Even 1 year out from surgery (at age 45), I still lurk regularly here. I guess it shows that you can take the prostate out of the boy but you can't take the boy out of worrying about
My surgery was just over a year ago and I've been reliving all those anniversaries in some detail (biopsy, diagnosis, treatment choices, all that stress, surgery, recovery, etc.). The fact of having (had?) PC does change your life and I've been reflecting on that even more so lately. In the midst of it all, I vowed to hold onto the things I'd learned and the new perspective about life it gives you. I've usually managed to do this, but sometimes in complacency I let "little" problems take over again and lose what I gained out of this experience: that my good outcome trumps anything difficult life might throw my way from time to time.
At the time, I wrote about the differences in how the German health system handles PCa. Now, at the one year anniversary, it seems I have had a whole battery of tests which do not seem normal in other systems: I had another bone scan, an MRI and CAT scan among many other tests for various other types of cancer. This on top of 3 monthly PSA tests and I even still have DREs and ultrasound (internal) views of the surgery site. I thought that was all "behind" me! My specialist says this is necessary as some remnants of the seminal vesicles were left after surgery, which slightly increases the chance of recurrence. He wrote to my surgeon who confirmed that this was deliberate (I had told him "if in doubt, don't cut it out"). He told me to Google it and I read some articles about leaving nerves adjacent to the seminal vesicles being important to retain some of the sensation of ejaculation.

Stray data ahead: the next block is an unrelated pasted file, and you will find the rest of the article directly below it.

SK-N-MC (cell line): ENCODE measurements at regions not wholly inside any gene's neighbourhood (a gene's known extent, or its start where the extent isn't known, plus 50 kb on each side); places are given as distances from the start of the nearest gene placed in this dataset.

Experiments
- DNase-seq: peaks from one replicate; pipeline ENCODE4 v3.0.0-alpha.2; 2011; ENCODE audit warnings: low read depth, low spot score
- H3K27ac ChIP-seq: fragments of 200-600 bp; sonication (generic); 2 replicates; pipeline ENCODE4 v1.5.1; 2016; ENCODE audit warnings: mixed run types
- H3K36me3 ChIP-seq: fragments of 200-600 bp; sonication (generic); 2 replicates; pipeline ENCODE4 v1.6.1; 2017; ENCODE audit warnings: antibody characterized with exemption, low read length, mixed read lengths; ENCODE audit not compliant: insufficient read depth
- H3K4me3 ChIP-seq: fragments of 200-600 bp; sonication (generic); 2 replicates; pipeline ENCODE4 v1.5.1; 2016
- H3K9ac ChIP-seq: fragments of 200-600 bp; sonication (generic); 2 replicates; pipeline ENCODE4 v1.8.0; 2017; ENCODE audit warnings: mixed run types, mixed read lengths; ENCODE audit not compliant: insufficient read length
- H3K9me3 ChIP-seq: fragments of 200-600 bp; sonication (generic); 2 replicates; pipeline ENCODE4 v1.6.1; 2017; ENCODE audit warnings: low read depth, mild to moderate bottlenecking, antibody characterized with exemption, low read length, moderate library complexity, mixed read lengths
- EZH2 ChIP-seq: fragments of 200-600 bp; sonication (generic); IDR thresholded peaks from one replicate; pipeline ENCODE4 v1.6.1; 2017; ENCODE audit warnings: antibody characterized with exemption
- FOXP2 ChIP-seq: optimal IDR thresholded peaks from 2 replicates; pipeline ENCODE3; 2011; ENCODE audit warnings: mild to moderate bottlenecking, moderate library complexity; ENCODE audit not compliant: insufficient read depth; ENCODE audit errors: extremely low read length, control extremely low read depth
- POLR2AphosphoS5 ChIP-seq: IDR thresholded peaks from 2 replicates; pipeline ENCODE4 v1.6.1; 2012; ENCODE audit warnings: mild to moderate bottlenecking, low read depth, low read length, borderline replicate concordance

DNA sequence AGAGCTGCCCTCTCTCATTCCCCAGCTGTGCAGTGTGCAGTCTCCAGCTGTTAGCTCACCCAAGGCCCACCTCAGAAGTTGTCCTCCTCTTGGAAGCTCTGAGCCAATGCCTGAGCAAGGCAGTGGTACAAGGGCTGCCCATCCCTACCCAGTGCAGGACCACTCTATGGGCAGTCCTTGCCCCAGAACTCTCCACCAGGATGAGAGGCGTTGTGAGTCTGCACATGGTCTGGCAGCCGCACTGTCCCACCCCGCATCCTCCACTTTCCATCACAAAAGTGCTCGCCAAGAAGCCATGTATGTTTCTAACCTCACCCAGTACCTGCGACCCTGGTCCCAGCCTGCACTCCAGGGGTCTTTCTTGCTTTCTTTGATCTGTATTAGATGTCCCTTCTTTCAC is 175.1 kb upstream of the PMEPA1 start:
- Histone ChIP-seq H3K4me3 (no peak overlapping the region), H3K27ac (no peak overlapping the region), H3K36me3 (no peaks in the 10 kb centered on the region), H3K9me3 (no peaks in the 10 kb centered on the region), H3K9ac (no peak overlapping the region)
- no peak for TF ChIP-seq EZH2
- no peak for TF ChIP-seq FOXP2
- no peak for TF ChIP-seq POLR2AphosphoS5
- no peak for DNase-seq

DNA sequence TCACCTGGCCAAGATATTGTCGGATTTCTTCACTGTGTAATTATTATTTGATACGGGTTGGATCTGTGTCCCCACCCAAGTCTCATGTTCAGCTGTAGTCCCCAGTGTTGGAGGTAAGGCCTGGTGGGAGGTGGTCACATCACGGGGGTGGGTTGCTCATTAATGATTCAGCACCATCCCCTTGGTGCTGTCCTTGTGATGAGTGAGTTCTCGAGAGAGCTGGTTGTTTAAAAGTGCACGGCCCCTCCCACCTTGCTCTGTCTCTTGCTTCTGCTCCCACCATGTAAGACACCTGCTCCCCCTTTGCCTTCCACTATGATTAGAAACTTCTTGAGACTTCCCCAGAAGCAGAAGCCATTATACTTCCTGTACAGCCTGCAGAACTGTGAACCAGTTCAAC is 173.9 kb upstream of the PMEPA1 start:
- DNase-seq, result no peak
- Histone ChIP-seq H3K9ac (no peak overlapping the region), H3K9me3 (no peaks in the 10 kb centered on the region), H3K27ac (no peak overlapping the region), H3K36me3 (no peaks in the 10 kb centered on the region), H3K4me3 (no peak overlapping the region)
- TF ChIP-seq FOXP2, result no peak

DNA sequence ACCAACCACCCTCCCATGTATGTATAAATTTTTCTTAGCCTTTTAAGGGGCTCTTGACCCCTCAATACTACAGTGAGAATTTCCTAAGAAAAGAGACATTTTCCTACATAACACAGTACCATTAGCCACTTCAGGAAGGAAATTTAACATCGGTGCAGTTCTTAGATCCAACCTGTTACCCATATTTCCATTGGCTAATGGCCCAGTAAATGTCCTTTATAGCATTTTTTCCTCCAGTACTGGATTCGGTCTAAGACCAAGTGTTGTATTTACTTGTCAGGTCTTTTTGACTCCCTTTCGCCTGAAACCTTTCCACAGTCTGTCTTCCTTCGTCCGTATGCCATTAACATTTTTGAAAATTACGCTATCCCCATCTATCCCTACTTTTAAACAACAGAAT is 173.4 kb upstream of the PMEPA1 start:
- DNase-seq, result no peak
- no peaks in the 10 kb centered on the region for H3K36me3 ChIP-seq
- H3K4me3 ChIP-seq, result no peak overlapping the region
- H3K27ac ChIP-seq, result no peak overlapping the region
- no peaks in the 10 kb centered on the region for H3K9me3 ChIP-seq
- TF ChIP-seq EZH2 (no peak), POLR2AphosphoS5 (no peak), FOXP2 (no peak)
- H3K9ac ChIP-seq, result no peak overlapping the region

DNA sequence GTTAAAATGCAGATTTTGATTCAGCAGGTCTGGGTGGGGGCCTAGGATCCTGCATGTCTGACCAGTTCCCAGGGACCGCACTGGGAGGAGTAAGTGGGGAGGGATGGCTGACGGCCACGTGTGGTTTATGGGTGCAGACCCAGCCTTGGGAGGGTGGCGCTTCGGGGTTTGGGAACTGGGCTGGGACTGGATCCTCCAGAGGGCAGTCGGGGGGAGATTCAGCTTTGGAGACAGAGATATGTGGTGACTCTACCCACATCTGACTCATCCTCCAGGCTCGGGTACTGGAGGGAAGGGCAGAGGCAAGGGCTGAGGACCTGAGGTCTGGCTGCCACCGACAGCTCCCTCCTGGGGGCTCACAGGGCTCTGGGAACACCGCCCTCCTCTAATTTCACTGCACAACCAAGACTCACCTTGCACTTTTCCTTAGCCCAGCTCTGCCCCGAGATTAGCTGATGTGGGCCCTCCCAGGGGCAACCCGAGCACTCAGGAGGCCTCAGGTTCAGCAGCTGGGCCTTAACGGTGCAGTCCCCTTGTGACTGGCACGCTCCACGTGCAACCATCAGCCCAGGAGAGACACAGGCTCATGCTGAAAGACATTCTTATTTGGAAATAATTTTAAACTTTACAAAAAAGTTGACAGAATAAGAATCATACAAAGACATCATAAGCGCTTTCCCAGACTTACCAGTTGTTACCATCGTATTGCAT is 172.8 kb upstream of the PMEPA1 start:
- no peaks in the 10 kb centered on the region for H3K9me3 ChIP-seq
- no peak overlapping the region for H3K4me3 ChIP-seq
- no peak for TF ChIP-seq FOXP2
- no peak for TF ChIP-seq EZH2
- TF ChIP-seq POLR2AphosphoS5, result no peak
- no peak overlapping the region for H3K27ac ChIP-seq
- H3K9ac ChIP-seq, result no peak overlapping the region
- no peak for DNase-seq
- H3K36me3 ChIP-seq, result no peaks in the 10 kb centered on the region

I am delighted to say that all my PSAs have been 0.01 and everything else is OK. But, boy is that 3 monthly testing cycle traumatic. Here's strength to anyone coming up on a test date.
The success story in my signature has continued: I was never incontinent and have had no ED issues at all. I take a 1/4 of a tablet of (Indian) Levitra as an insurance, but also know I don't need it. When in a "glass half empty" mood, I mourn the loss of ejaculation, but in "glass half full" moments I celebrate that sex is pretty much as good as before, even better in some aspects.
I am very sensitive to those members who are suffering with these issues, but want to report my outcome to show anyone with a recent diagnosis (especially younger fellas) that the situation is not hopeless. There is (hopefully a long) life after surgery and it can even be very good!